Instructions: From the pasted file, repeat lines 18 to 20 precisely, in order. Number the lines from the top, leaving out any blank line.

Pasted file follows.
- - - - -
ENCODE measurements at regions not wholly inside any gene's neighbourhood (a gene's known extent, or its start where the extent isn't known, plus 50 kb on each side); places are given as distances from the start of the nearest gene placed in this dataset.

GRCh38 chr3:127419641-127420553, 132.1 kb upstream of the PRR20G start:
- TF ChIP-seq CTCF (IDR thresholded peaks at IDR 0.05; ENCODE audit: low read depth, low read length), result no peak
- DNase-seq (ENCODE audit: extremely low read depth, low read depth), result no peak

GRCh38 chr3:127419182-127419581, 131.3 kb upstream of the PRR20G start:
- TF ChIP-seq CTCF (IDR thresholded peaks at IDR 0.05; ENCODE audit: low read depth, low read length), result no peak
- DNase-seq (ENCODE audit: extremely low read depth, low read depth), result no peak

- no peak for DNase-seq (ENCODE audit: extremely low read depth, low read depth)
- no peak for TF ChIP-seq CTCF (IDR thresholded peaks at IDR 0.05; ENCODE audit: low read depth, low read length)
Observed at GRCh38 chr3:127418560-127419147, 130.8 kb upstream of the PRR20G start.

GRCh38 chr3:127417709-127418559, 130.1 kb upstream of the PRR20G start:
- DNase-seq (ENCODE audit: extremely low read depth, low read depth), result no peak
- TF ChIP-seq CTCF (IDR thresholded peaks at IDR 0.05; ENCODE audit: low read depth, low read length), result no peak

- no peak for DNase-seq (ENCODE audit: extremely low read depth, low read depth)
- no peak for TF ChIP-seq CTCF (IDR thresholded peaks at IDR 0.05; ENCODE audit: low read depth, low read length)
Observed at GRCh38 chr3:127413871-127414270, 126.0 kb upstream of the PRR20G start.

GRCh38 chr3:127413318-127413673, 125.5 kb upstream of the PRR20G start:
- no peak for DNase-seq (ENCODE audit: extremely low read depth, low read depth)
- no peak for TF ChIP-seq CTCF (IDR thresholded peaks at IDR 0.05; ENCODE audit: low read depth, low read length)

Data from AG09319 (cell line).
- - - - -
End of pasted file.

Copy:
- no peak for DNase-seq (ENCODE audit: extremely low read depth, low read depth)
- no peak for TF ChIP-seq CTCF (IDR thresholded peaks at IDR 0.05; ENCODE audit: low read depth, low read length)

Data from AG09319 (cell line).